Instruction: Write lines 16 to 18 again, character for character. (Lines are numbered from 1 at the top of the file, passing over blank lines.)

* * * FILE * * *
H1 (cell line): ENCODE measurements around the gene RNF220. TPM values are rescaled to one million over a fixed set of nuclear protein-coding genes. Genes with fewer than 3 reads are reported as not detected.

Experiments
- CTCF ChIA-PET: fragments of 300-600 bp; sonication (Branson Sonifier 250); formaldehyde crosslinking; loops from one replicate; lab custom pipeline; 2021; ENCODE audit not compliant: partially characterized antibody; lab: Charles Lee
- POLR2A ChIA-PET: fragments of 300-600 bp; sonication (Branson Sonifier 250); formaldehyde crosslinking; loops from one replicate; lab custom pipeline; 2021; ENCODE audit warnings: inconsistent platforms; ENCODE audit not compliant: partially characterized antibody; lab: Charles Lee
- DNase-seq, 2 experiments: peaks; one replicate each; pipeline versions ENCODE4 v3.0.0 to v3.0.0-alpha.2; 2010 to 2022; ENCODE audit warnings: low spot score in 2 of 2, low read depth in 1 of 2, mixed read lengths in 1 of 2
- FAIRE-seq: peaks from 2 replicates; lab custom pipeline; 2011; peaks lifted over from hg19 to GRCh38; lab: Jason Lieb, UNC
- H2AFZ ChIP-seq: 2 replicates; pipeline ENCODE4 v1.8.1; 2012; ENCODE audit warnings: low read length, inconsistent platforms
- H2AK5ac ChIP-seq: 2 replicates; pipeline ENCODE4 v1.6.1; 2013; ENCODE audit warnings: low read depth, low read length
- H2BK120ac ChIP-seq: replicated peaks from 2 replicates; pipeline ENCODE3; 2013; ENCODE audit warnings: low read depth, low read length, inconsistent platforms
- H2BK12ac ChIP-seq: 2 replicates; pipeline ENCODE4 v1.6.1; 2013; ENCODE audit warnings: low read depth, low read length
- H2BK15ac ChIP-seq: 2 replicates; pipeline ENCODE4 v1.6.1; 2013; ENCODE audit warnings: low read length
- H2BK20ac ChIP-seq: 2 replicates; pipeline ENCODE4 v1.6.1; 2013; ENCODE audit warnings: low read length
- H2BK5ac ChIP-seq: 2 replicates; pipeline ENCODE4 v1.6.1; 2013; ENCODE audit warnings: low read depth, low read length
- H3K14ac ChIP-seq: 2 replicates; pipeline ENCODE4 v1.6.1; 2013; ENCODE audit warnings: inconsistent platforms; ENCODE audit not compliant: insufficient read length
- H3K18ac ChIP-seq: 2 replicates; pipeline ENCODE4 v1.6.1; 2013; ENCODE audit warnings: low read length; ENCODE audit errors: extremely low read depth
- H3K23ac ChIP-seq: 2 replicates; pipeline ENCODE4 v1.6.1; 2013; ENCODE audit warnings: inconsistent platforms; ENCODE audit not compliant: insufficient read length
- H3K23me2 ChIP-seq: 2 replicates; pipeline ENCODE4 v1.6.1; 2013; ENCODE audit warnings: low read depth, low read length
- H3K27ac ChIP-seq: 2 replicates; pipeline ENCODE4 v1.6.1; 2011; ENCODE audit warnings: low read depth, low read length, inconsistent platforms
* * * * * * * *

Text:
- H3K23ac ChIP-seq: 2 replicates; pipeline ENCODE4 v1.6.1; 2013; ENCODE audit warnings: inconsistent platforms; ENCODE audit not compliant: insufficient read length
- H3K23me2 ChIP-seq: 2 replicates; pipeline ENCODE4 v1.6.1; 2013; ENCODE audit warnings: low read depth, low read length
- H3K27ac ChIP-seq: 2 replicates; pipeline ENCODE4 v1.6.1; 2011; ENCODE audit warnings: low read depth, low read length, inconsistent platforms